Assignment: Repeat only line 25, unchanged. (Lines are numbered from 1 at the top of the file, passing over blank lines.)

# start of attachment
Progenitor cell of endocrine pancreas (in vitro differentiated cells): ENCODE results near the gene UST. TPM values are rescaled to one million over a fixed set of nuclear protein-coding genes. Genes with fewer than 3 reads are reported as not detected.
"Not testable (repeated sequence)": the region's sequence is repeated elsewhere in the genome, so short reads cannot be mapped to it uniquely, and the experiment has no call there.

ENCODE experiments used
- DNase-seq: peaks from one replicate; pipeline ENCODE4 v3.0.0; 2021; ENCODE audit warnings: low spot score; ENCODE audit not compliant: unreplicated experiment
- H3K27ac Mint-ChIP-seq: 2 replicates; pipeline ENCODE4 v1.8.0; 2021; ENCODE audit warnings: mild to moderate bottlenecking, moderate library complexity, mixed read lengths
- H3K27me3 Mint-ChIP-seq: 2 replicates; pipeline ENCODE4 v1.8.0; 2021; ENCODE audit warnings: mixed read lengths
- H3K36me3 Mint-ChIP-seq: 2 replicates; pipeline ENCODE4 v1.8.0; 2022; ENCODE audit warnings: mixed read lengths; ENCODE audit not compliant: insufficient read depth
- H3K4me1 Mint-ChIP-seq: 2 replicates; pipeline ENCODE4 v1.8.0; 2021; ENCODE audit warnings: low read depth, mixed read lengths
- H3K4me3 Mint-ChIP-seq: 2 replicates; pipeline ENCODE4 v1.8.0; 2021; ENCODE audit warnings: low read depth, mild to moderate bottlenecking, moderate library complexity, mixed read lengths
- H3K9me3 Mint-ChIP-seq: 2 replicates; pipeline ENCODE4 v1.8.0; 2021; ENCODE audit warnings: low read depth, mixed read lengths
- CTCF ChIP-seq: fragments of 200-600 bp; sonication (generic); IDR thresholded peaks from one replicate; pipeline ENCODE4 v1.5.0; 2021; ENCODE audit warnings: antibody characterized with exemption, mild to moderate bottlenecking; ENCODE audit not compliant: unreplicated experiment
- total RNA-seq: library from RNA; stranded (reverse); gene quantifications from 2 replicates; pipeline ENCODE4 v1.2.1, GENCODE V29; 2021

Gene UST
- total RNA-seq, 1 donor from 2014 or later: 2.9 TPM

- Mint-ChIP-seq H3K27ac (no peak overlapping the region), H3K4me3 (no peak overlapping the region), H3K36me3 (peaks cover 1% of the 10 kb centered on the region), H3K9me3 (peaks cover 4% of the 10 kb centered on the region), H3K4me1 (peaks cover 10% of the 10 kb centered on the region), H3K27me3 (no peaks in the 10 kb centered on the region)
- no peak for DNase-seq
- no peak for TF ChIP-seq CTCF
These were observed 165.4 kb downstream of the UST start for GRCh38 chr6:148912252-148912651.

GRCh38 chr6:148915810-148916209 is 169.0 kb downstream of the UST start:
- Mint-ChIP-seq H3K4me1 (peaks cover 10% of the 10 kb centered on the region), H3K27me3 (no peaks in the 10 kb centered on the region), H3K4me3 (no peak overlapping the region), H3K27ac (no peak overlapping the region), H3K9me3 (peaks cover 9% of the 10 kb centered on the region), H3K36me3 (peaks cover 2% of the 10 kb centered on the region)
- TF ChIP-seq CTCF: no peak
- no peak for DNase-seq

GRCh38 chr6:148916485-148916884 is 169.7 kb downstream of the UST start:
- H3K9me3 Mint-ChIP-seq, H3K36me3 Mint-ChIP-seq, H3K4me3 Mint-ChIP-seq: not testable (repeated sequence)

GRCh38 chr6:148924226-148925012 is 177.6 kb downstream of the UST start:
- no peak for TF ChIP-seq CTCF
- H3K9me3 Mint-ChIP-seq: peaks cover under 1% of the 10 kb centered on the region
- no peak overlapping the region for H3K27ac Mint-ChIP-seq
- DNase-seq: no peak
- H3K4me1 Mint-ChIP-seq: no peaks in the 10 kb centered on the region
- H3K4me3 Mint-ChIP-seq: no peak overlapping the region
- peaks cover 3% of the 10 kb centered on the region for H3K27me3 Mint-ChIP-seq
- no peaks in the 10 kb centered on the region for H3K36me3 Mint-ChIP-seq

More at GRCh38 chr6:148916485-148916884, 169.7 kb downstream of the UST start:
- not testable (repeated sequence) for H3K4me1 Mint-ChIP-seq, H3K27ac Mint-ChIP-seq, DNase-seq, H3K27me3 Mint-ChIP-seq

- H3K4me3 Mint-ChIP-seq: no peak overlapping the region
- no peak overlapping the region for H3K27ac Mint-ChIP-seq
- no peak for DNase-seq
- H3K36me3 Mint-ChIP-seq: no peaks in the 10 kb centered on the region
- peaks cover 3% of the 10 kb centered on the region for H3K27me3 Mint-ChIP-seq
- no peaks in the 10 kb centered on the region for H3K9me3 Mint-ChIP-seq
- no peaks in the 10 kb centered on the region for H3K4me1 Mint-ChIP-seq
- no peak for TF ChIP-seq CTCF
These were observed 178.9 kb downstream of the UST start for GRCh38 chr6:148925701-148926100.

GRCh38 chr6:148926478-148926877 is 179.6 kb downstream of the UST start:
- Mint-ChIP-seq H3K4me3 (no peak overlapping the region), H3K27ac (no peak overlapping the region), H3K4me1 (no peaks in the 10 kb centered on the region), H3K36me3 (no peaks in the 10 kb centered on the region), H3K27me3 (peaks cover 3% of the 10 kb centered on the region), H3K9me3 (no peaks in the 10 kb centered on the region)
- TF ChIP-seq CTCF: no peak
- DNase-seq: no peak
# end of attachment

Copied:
GRCh38 chr6:148924226-148925012 is 177.6 kb downstream of the UST start: